For gay-marriage advocates, 2012 marked a major turning point—not only did they see wins in the Washington and Maryland state legislatures, but voters in both states as well as in Maine voted to give same-sex couples the right to get hitched. But 2013 may prove to be even more momentous, as lawmakers in several other states plan to push the issue. In Rhode Island, where the House Speaker Gordon Fox is gay and an advocate for marriage equality, same-sex couples have reason to start organizing. State Representative Arthur Handy announced Tuesday he will introduce gay-marriage legislation. While Handy is still gathering co-sponsors for his bill, Fox has promised to help move the measure forward, and the president of the state senate has also promised to allow a committee vote if and when the house sends the measure over. Meanwhile, in Illinois, the pressure on lawmakers to pass gay marriage is growing. According to the Chicago Tribune , media mogul Fred Eychaner, who gave $14 million to...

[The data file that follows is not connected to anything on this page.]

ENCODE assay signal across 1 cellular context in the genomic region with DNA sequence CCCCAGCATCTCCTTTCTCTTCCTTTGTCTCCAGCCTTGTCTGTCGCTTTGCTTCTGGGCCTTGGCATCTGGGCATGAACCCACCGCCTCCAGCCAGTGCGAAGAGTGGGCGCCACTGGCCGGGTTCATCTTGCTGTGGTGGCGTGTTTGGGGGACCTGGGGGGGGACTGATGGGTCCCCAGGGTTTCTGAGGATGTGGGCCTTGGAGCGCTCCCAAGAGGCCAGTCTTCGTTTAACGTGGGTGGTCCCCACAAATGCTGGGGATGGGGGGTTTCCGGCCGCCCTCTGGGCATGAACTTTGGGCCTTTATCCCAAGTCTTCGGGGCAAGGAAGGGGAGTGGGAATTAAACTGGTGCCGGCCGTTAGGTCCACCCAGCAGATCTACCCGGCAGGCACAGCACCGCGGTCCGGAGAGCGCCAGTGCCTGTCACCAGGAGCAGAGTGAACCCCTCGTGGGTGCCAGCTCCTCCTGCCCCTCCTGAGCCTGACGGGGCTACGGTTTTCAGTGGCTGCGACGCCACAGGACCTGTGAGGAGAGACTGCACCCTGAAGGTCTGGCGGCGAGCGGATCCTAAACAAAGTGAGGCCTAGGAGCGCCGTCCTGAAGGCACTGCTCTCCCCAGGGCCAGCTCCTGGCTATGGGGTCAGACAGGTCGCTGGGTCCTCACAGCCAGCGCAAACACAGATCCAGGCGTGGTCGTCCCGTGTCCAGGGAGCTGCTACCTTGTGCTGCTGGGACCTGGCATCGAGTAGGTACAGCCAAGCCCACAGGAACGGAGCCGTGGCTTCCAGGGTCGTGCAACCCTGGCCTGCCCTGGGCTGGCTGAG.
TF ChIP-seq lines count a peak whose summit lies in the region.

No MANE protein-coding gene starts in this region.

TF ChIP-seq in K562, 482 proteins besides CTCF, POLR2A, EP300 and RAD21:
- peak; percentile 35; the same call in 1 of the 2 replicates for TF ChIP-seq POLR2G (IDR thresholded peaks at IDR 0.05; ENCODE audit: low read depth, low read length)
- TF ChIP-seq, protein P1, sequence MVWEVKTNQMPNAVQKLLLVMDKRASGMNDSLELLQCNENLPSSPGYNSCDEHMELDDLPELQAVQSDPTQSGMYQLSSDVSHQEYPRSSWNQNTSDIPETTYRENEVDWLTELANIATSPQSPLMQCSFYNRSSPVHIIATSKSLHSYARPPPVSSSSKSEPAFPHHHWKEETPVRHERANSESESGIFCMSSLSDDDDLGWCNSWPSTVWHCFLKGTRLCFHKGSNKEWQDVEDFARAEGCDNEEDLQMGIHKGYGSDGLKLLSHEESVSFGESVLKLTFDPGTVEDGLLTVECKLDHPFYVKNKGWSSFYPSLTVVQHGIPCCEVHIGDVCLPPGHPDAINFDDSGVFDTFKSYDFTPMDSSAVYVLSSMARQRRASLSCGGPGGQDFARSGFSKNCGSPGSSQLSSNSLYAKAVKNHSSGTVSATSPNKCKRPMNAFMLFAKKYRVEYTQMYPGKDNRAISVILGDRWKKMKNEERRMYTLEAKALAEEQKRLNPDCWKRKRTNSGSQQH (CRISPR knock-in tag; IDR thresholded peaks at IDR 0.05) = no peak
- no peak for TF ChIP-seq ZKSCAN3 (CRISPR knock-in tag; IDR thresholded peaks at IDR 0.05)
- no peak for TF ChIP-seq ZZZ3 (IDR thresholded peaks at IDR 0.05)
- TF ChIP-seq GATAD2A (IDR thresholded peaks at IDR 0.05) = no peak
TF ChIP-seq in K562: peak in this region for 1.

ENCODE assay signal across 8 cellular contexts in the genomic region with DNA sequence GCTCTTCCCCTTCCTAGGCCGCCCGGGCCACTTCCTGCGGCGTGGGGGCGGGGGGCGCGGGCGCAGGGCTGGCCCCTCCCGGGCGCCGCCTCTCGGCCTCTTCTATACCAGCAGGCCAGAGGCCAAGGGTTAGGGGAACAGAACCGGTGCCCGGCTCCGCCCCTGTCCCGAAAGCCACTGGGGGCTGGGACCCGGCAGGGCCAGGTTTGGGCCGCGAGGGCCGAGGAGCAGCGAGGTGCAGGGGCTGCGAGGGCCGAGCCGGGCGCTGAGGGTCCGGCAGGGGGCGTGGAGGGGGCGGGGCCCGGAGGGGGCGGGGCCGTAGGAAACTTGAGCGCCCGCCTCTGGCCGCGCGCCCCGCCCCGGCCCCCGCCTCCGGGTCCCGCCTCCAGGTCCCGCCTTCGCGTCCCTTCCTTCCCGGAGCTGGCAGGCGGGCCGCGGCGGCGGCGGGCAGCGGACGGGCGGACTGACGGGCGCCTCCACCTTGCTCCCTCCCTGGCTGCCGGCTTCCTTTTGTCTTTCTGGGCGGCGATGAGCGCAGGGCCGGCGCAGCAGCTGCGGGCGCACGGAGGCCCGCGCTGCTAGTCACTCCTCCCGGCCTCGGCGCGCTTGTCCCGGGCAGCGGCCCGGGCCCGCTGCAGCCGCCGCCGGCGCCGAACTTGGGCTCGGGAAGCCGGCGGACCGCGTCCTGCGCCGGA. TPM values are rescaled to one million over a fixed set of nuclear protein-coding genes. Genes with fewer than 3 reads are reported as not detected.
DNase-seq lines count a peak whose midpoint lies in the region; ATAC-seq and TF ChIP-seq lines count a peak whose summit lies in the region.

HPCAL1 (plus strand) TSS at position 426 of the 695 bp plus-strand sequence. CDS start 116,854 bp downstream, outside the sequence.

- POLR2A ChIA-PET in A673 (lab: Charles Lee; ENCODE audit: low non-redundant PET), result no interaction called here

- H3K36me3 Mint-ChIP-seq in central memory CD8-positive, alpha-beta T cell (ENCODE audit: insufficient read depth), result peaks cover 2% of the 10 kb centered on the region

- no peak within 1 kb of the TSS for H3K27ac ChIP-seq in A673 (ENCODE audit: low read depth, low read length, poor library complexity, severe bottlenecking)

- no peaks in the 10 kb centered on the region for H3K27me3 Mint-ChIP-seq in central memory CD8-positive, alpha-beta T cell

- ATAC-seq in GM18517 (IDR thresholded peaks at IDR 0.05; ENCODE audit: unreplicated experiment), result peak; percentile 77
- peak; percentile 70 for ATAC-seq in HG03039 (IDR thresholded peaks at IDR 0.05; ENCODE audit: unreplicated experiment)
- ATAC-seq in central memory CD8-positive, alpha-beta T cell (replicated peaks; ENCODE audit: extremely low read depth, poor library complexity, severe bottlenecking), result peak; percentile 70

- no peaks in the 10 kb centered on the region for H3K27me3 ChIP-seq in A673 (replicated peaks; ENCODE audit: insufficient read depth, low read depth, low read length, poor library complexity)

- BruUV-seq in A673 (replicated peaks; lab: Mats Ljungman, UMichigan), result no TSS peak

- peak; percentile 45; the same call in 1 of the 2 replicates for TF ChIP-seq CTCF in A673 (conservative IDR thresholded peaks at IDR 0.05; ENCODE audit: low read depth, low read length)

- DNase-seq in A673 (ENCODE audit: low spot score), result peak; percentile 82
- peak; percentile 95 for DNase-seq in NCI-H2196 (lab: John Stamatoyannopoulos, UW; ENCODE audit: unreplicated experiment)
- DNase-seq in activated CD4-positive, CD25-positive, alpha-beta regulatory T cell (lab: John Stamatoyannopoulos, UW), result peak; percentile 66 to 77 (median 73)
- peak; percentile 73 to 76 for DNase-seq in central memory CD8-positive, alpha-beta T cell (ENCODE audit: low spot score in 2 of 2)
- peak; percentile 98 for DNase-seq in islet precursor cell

2012's War on Women

Flickr/Vince Connare
For the ladies, the year’s sound track could have been a strangled gasp, followed by snorting and laughing out loud. The attacks on women’s health, on contraception, on abortion, on the definition of rape—it was all so over the top that very early on it seemed that the Republicans were determined to get out the ladies’ vote for the Democrats in 2012. In one outrageous incident after another, old white dudes and anti-choice women made it clear that they think single women should spend their time smiling modestly, gazing at the floor hoping for a marriage proposal—and that married women should stay barefoot and pregnant, relying on menfolk for pin money and taking care of their babies. By August, it was obvious that women, especially young women and single women, would turn out in force to be sure that President Obama kept the keys to the White House. And we did. We shook up the capital with an electoral genderquake. But before we hoist our year-end champagne, let’s recall some of the...

States of Play

Flickr/Paul Weaver